James Ray Johnson – 752 words
Football practice was brutal that day! I was 11 years old and truly believed I had to get something to eat or I would die. So, I went to Elbon’s, the corner store, named after the owner. I think that was his first name, but maybe his last. I don’t know! I plunked down a quarter and bought two packages of Hostess Twinkies. (Oh, like you have never done that!) I was excited! 2 packages of 2, for a total of 4 delectable tubes of cream-filled sponge cake. All mine!
I left the store and with trembling fingers, tore into the crinkly cellophane of the first package. And then, the saddest thing happened. I fumbled with the twinkie and helplessly watched as it tumbled out (along with its brother).
I tried to catch them, but with two falling at once, I looked like a twinkie juggler who didn’t make the cut on America’s Got Talent. Both ended up on the dirty gritty sidewalk below.
Tragic to be sure. Two twinkies had perished BUT thankfully I still had my second package. So, as you might expect, I wound up and threw it, with all my might, at the brick exterior of Elbon’s. And they stuck, reduced to a yellow and white Rorschach blot on the wall. There! I taught those naughty Twinkies a lesson. They’ll never do that to me again.
It sort-of felt good, for about a half a millisecond, until I was stunned by my own stupidity. I ended up with zero Twinkies and with no money left to buy more. I lost one package, and my anger caused me to destroy the other – leaving me nothing.
Why did I do that? I don’t know! I had red hair and was known to have, what they call in the south, “a red-headed temper.” It was even said of Anne Shirley of Green Gables (from up north) “her temper matches her hair.” Can I blame it on my genes?
It wasn’t until I was a young adult that I realized that this was ridiculous a pattern in my life. I would lose one thing then let my anger steal the rest. Solomon captured the dynamic in Proverbs 19:19, “A person with great anger bears the penalty.” (NET Bible®)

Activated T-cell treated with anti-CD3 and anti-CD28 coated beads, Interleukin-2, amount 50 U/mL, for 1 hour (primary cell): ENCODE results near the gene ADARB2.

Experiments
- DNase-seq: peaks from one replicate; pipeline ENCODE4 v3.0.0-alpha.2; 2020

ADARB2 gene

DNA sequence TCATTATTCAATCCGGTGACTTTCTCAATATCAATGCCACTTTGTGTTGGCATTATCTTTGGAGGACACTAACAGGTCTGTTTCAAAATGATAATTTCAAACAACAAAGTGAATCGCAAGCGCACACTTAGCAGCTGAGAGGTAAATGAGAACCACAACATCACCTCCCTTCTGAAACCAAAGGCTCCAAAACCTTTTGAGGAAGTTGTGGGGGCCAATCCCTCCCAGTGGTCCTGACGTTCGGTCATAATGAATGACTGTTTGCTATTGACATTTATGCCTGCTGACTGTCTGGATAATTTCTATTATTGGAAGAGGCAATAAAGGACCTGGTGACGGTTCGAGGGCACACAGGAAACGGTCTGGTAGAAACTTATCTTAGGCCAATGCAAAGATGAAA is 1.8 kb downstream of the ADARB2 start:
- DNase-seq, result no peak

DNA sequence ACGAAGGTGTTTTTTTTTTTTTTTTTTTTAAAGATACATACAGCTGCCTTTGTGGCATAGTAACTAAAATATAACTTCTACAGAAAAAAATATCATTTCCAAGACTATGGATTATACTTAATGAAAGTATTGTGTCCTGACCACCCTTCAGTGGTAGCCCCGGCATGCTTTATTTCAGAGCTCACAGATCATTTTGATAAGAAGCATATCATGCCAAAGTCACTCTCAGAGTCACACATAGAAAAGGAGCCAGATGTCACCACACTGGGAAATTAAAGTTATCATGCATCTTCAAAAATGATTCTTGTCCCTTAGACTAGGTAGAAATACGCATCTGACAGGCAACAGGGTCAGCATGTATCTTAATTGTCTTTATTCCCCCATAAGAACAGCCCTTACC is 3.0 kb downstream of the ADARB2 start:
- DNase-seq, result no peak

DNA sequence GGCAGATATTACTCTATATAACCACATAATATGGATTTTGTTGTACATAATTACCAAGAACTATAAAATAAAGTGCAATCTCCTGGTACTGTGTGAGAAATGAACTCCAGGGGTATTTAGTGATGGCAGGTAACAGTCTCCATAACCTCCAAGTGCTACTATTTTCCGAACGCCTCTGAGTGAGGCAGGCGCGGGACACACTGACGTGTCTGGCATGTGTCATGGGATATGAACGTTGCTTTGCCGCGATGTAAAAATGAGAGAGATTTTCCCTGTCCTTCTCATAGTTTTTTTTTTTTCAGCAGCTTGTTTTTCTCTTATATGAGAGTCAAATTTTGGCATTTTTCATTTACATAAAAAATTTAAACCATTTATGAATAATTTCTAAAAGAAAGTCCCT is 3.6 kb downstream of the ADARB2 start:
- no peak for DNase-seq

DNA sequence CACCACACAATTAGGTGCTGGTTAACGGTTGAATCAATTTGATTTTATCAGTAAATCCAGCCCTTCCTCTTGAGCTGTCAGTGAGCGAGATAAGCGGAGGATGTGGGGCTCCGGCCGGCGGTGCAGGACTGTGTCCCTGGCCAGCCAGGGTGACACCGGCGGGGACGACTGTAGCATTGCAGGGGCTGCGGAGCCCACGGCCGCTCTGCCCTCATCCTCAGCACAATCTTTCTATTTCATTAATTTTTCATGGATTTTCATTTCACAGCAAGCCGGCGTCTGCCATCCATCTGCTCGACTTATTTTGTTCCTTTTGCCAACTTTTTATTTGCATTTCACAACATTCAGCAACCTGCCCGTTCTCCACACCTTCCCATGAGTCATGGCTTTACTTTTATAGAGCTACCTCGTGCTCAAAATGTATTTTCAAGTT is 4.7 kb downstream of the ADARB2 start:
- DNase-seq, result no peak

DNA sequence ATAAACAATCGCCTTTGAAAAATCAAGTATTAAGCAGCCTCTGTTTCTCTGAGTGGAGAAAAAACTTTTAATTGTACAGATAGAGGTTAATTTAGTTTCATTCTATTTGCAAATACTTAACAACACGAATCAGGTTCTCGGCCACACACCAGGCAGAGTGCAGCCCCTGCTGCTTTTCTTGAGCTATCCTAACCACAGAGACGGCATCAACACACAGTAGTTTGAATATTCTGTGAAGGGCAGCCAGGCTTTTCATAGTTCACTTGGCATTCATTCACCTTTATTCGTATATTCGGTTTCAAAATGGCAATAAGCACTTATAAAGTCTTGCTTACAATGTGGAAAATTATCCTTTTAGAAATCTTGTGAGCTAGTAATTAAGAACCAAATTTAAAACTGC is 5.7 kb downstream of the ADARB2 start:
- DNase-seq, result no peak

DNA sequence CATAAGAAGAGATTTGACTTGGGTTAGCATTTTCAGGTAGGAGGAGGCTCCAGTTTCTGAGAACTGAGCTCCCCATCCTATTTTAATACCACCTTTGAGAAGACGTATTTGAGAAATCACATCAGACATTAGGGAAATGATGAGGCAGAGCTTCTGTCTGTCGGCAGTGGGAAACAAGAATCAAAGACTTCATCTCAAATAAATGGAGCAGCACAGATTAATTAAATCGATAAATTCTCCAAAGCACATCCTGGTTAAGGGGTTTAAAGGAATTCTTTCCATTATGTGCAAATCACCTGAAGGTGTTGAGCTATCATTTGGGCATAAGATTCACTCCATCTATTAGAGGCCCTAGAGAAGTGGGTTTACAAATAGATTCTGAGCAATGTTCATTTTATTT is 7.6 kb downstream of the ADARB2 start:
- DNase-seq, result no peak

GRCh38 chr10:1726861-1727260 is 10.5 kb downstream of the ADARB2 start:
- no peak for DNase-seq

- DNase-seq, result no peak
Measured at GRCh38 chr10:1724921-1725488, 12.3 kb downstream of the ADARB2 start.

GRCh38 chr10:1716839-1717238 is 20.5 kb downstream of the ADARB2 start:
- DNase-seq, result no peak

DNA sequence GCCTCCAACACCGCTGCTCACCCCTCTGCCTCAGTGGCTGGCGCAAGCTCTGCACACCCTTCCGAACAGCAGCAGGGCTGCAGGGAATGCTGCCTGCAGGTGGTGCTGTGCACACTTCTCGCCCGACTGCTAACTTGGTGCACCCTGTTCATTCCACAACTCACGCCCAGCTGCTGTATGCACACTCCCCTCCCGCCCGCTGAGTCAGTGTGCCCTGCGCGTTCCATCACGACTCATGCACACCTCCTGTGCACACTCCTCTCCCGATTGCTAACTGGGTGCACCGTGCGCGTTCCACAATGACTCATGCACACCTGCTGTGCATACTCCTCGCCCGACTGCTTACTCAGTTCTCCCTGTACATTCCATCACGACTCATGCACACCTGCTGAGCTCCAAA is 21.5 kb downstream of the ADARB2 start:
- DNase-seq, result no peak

A friend promised to play tennis with me. He bailed so I, “unfriended him.” Which really wasn’t a thing back then – but I did it anyway. How dumb. I took a really rewarding relationship and trashed it because I didn’t get my way. Sure, he was insensitive and, yes, we needed to talk – but I let my anger nuke that possibility.
And there was the time my boss crossed me, so I quit in a snit; or the time my car broke down for the 6th time, so I defied it by driving it to the junkyard and selling it for pennies on the dollar; or the time my dad hurt me, and I returned the favor. Each scenario just as dumb as my Twinkie trauma. I lost one thing then let my anger steal the rest.
I am glad that Jesus finally got a hold of me. With His Spirit in control, my frequent “outbursts of anger” have been upstaged by long spans of “self-control.” (Galatians 5:20-23)
My hair is now white, and yet there is still red-headed DNA lurking in the roots. When I am not walking with Jesus, my temper is the first thing to show.
My Twinkie tale, however, has become a great asset. I dutifully but shamefully confessed it to my three children when they were little and then used it against them as needed. When my teen threw a fit because she had to be home at ten, I would say, “Do you really want to throw away your other Twinkie?” She would back down thinking, “I don’t want to be as dumb as dad was.” I also use the story with my grand kids which is necessary because the red-headed gene keeps popping up in my family. And you are welcome, as well, to throw me under the bus and use the story with your progeny.
The story also gives me a chance to make you chuckle and to remind you that we all have our own anger issues. Be careful! Anger is often reckless and always costly! “Better to be slow to anger than to be a mighty warrior.” (Proverbs 16:32) NET Bible®
Oh, and Mr. Elbon, sorry about the Twinkie stain on your wall!